While a bunch of “Breaking News” headlines lately – Snowzilla, Zika virus, Donald Trump, Malheur Standoff, Donald Trump, Ted Cruz, and Donald Trump, Iowa Caucus, Donald Trump – have dominated the news cycles of late, I’m still stuck on the Netflix documentary “Making A Murderer.” I’ve just completed by second round through it and I have to say that my views have changed.  More about this later.

Here’s the latest about Steven Avery and Brendan Dassey.   An article in the January 25, 2016 issue of the New Yorker magazine entitled “Dead Certainty: How Making a Murderer Goes Wrong” authored by Kathryn Schulz [ DEAD CERTAINTY ] is one of a series of pushback pieces concerning the convictions of Steven Avery and Brendan Dassey for the murder of Teresa Halbach.  I also heard a WBUR discussion the other day that also pushes back against the authors of “Making a Murderer.”  To my mind, the Schulz article is as one-sided and biased against producers Laura Ricciardi and Moira Demos as she says the documentary is.

Curiously, and without purpose as far as I can tell, Schulz devotes the first quarter of her piece resurrecting Argosy magazine and the Earle Stanley Gardner “True Crime” stories in his ”The Court of Last Resort” column, the 1988 Earl Morris “The Thin Blue Line” documentary, and the “Paradise Lost” series of documentaries by Joe Berliner and Bruce Sinofsky.   While she does not explicitly say so, the apparent goal here is to contrast these “real documentaries” that obeyed some rules of documentary creation that Schulz does not explicate, in contrast to the biased, slip shod methods used by Ricciardi and Demos.  It’s all a bit gratuitous and strikes me as totally irrelevant. 

Schulz also spends a great deal of print time discussing the reactions of Penny Beernsten, the woman who wrongly identified Steven Avery as the person who sexually battered her and for which crime Avery was wrongly convicted and spent 18 years in prison, the crime for which he was exonerated in 2003.   She quotes Beernsten as stating that Ricciardi and Demos did speak to her but she felt that they had already made up their minds about the innocence of Avery and she cut off discussions.  Schulz relates to us how terrible it is for Beernsten to be in the public’s eye, the target of news media attention as she does with the Halbach family who did not cooperate with Ricciardi and Demos.  I appreciate Schulz’s sympathy for both Beernsten and Halbach families and the pain, heartache and public exposure they suffered.   But nowhere does Schulz even cast a single word toward Avery and Dassey’s families and the devastation they too suffered.   Steven Avery’s wife divorced him – they had four children – while he was serving his time for the crime he didn’t commit.  Naturally, they are the families of the accused and convicted killers so their pain and suffering is not as important, I suppose, as the victims.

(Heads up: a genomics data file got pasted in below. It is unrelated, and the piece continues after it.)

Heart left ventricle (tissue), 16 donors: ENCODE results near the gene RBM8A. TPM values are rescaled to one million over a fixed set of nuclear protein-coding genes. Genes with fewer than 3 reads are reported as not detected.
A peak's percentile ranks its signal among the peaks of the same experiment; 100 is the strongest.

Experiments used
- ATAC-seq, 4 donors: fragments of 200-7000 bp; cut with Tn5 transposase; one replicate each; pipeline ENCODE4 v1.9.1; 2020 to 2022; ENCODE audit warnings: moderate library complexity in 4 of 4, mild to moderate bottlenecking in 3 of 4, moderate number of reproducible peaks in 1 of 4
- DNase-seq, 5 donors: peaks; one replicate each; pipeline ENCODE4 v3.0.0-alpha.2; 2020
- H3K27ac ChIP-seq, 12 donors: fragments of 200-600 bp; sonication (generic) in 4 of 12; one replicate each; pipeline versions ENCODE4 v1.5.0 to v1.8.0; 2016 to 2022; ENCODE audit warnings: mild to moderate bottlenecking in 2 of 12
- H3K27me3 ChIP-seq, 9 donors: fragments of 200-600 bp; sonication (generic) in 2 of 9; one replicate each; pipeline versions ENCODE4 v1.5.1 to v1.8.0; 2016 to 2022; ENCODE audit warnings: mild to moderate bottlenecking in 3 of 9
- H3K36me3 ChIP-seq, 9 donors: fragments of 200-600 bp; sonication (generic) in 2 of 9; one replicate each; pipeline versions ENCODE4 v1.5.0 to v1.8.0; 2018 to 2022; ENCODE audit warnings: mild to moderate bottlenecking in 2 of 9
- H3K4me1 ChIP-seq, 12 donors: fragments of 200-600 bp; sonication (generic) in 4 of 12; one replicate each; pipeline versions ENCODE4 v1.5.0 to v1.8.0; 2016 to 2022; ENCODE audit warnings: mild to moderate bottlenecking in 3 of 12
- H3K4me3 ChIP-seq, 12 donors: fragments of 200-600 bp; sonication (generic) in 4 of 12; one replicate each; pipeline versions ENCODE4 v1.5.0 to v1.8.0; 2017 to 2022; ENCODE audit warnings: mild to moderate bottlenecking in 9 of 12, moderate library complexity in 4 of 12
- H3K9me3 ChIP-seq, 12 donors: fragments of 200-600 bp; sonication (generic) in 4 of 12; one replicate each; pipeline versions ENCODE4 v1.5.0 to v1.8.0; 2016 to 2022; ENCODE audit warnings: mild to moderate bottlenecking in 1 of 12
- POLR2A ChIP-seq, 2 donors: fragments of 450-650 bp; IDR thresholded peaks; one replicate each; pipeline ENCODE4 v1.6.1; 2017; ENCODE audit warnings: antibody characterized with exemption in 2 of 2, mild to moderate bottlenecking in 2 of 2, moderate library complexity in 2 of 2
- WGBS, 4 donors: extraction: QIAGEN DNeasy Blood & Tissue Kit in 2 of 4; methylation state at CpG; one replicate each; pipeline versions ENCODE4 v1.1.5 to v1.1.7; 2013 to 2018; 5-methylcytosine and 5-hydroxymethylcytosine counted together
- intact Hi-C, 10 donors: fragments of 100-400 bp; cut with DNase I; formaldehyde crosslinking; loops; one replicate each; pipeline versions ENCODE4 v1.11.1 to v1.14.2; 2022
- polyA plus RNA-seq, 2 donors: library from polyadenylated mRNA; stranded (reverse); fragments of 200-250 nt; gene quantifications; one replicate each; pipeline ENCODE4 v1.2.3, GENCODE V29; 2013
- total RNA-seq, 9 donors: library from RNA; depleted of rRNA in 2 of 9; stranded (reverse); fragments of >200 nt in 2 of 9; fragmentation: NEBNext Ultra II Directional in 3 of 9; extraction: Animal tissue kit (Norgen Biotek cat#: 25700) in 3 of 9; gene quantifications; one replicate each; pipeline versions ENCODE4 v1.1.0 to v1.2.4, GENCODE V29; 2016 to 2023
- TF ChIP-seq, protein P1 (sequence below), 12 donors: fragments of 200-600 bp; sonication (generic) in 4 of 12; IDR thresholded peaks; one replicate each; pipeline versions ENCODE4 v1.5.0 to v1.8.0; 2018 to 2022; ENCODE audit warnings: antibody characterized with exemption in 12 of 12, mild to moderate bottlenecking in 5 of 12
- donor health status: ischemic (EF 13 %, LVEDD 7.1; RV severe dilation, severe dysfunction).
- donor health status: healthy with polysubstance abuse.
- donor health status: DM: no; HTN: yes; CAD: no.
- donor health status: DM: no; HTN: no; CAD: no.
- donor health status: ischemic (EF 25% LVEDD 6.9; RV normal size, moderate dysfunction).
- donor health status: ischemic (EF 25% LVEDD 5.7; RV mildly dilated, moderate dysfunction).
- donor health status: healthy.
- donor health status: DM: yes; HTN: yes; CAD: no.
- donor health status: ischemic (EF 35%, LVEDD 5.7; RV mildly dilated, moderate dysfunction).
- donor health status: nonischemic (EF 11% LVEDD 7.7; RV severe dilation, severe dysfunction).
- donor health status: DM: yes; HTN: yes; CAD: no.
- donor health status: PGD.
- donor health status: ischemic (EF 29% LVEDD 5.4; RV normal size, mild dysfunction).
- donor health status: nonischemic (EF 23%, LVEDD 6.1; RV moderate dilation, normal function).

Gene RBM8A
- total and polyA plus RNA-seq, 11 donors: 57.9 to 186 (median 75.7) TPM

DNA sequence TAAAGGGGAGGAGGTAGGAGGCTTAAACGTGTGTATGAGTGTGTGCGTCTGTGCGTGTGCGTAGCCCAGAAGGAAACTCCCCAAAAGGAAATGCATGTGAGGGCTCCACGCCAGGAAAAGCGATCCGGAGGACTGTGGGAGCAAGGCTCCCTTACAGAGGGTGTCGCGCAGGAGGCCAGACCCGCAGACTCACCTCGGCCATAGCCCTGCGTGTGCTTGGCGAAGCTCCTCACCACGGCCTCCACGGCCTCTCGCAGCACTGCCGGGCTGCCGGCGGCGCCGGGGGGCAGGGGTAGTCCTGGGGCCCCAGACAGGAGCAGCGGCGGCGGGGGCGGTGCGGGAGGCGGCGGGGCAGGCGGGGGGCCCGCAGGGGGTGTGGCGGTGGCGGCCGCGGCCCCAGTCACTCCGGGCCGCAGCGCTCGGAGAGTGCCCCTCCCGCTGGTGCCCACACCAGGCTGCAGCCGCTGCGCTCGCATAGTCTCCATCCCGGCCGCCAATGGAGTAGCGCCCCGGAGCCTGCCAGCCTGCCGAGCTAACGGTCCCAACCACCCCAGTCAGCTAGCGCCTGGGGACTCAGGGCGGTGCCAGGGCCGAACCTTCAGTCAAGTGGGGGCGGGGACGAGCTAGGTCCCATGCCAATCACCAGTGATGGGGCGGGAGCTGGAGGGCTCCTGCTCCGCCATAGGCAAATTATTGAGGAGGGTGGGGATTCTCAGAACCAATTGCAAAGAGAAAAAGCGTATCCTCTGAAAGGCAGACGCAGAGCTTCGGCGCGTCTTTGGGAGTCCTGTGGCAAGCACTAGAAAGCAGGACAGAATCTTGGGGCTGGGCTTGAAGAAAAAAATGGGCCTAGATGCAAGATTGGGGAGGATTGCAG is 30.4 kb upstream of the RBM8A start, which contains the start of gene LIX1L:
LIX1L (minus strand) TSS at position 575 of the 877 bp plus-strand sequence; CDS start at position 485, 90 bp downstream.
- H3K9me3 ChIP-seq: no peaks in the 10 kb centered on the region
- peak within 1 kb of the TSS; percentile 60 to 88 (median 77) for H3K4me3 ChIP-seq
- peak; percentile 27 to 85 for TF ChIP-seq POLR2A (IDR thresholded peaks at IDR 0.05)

What Ms. Schulz does is basically run through all of the chinks contained in the “Making A Murderer,” all of the unanswered question that the documentary raised but does not resolve.  She spends about three sentences pointing out the discrepancies and anomalies that the documentary highlighted (there were a boatload) on the judicial side of the equation, with the exception of the trial and conviction of Brendan Dassey which she does get right.  But no one would have known that the four interview sessions conducted not by the police but by the prosecutor’s investigators in the absence of an attorney were so fundamentally flawed as to make a mockery of our justice system had it not been for Ricciardi and Demos.  After all, this teenager was facing life in prison (Wisconsin doesn’t have a death penalty) and should not have been treated the way he was by the prosecutors and the police.  But that’s the easy one.  Brendan Dassey should never have been charged much less tried and convicted of murder. 

But that certainty also puts the trial and conviction of Steven Avery under suspicion  since it was only Brendan who confessed that he took part in the murder and is the only alleged witness to the crime other than Steven.  But he recanted his confession; four times including in a letter to the judge.    Nonetheless, he was convicted of a crime that he surely did not commit.   Schulz makes no mention of how the wrongful conviction of Dassey potentially impacts the case against Avery.   

Here’s what Schulz says about this:  “After the confession [Dassey’s] is signed, the prosecutor [Special Prosecutor Ken Kratz] calls a press conference and turns Dassey’s story into the definitive account of what happened – a travesty of justice for Dassey and Avery, given the questionable nature of the interrogation, and a terrible cruelty for the Halbach family.”   She goes on:  “Put the tape in the VCR or DVD player and play it, that’s our case right there” Halbach’s brother states at a press conference.   

Schulz’s assertion that Kratz made Dassey’s – later recanted – confession into the definitive narrative account of what happened is a rather benign account.  Ken Kratz (more about this particularly smarmy piece of work later) calls a live press conference and before gleefully recounting the gruesome details of the activities of Avery and Dassey as recounted in the confession, he warns the press and the television watchers not to let children under the age of 15 watch his press conference.  Kratz, in fact, had already proclaimed Avery guilty of murdering and dismembering Teresa Halbach on television months earlier.  Schultz  has no comment on the wholly inappropriate and gruesomely detailed televised public statement by the Prosecutor based, as it is, on what Schulz says is clearly a miscarriage of justice for both Avery and Dassey.  Perhaps her sympathy for the families doesn’t allow her to weigh the definitiveness of Teresa’s brother’s conviction that both are guilty prior to trial and based on a coerced, recanted confession obtained without an attorney present.